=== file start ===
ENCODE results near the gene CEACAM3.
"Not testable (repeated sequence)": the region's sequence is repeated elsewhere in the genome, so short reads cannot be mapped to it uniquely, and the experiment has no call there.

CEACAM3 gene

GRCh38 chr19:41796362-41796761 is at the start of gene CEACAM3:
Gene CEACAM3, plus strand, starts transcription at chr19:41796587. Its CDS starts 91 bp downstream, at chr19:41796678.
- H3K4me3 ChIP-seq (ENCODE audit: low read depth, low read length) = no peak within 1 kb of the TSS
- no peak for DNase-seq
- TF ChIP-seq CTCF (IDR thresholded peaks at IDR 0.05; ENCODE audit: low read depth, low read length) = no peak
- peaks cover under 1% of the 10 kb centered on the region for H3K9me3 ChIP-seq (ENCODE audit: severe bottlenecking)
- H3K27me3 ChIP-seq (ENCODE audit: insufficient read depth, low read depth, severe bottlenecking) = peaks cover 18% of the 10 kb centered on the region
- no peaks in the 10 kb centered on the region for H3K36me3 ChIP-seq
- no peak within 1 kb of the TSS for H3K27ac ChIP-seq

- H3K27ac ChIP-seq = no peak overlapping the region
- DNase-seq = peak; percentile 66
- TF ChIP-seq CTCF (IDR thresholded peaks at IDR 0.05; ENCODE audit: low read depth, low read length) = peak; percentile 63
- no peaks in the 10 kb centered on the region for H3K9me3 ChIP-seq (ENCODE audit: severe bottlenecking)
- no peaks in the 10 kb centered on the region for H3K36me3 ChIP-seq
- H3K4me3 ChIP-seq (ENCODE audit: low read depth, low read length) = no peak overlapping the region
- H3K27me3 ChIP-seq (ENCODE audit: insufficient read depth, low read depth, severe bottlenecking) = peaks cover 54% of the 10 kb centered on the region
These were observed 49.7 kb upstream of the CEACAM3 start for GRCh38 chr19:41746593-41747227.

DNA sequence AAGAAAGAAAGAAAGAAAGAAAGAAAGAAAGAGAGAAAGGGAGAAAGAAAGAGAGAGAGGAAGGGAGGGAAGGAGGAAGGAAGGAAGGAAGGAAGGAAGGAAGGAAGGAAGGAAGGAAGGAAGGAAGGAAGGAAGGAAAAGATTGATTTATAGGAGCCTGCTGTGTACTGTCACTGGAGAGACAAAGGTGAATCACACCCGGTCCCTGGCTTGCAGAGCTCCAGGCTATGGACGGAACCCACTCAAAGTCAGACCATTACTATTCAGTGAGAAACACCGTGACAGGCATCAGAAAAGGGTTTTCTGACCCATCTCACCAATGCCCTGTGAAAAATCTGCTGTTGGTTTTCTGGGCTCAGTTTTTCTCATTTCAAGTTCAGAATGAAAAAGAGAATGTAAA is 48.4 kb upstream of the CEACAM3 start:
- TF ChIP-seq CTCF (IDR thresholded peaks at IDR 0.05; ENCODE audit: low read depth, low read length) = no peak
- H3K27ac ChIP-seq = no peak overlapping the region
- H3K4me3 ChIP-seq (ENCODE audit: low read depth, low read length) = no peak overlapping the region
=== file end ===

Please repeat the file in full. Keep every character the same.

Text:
ENCODE results near the gene CEACAM3.
"Not testable (repeated sequence)": the region's sequence is repeated elsewhere in the genome, so short reads cannot be mapped to it uniquely, and the experiment has no call there.

CEACAM3 gene

GRCh38 chr19:41796362-41796761 is at the start of gene CEACAM3:
Gene CEACAM3, plus strand, starts transcription at chr19:41796587. Its CDS starts 91 bp downstream, at chr19:41796678.
- H3K4me3 ChIP-seq (ENCODE audit: low read depth, low read length) = no peak within 1 kb of the TSS
- no peak for DNase-seq
- TF ChIP-seq CTCF (IDR thresholded peaks at IDR 0.05; ENCODE audit: low read depth, low read length) = no peak
- peaks cover under 1% of the 10 kb centered on the region for H3K9me3 ChIP-seq (ENCODE audit: severe bottlenecking)
- H3K27me3 ChIP-seq (ENCODE audit: insufficient read depth, low read depth, severe bottlenecking) = peaks cover 18% of the 10 kb centered on the region
- no peaks in the 10 kb centered on the region for H3K36me3 ChIP-seq
- no peak within 1 kb of the TSS for H3K27ac ChIP-seq

- H3K27ac ChIP-seq = no peak overlapping the region
- DNase-seq = peak; percentile 66
- TF ChIP-seq CTCF (IDR thresholded peaks at IDR 0.05; ENCODE audit: low read depth, low read length) = peak; percentile 63
- no peaks in the 10 kb centered on the region for H3K9me3 ChIP-seq (ENCODE audit: severe bottlenecking)
- no peaks in the 10 kb centered on the region for H3K36me3 ChIP-seq
- H3K4me3 ChIP-seq (ENCODE audit: low read depth, low read length) = no peak overlapping the region
- H3K27me3 ChIP-seq (ENCODE audit: insufficient read depth, low read depth, severe bottlenecking) = peaks cover 54% of the 10 kb centered on the region
These were observed 49.7 kb upstream of the CEACAM3 start for GRCh38 chr19:41746593-41747227.

DNA sequence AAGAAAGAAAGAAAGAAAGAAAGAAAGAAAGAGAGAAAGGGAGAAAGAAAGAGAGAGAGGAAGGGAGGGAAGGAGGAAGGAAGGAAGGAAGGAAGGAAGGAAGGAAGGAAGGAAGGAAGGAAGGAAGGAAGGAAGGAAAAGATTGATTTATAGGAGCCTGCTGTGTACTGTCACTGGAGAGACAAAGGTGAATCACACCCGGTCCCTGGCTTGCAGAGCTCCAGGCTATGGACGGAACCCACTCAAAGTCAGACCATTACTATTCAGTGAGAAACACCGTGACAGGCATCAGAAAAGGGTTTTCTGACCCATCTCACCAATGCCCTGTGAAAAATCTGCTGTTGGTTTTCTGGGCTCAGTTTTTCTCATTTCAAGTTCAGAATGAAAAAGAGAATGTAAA is 48.4 kb upstream of the CEACAM3 start:
- TF ChIP-seq CTCF (IDR thresholded peaks at IDR 0.05; ENCODE audit: low read depth, low read length) = no peak
- H3K27ac ChIP-seq = no peak overlapping the region
- H3K4me3 ChIP-seq (ENCODE audit: low read depth, low read length) = no peak overlapping the region